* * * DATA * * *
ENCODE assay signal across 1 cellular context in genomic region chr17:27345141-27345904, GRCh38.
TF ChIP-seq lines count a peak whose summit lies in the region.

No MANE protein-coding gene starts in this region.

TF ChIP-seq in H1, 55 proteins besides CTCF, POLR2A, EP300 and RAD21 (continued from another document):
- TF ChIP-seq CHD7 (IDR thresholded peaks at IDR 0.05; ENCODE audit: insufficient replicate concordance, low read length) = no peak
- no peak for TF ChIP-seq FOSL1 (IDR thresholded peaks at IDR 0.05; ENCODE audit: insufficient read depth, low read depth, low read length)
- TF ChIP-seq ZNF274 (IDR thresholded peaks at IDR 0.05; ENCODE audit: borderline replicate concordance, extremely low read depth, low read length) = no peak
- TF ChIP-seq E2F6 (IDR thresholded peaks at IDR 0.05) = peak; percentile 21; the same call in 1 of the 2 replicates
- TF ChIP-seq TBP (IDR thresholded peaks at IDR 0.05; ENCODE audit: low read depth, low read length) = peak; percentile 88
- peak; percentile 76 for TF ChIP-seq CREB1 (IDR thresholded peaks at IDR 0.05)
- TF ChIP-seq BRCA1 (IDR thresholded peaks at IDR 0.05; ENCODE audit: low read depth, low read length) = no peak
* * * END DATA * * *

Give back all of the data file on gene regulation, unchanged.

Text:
ENCODE assay signal across 1 cellular context in genomic region chr17:27345141-27345904, GRCh38.
TF ChIP-seq lines count a peak whose summit lies in the region.

No MANE protein-coding gene starts in this region.

TF ChIP-seq in H1, 55 proteins besides CTCF, POLR2A, EP300 and RAD21 (continued from another document):
- TF ChIP-seq CHD7 (IDR thresholded peaks at IDR 0.05; ENCODE audit: insufficient replicate concordance, low read length) = no peak
- no peak for TF ChIP-seq FOSL1 (IDR thresholded peaks at IDR 0.05; ENCODE audit: insufficient read depth, low read depth, low read length)
- TF ChIP-seq ZNF274 (IDR thresholded peaks at IDR 0.05; ENCODE audit: borderline replicate concordance, extremely low read depth, low read length) = no peak
- TF ChIP-seq E2F6 (IDR thresholded peaks at IDR 0.05) = peak; percentile 21; the same call in 1 of the 2 replicates
- TF ChIP-seq TBP (IDR thresholded peaks at IDR 0.05; ENCODE audit: low read depth, low read length) = peak; percentile 88
- peak; percentile 76 for TF ChIP-seq CREB1 (IDR thresholded peaks at IDR 0.05)
- TF ChIP-seq BRCA1 (IDR thresholded peaks at IDR 0.05; ENCODE audit: low read depth, low read length) = no peak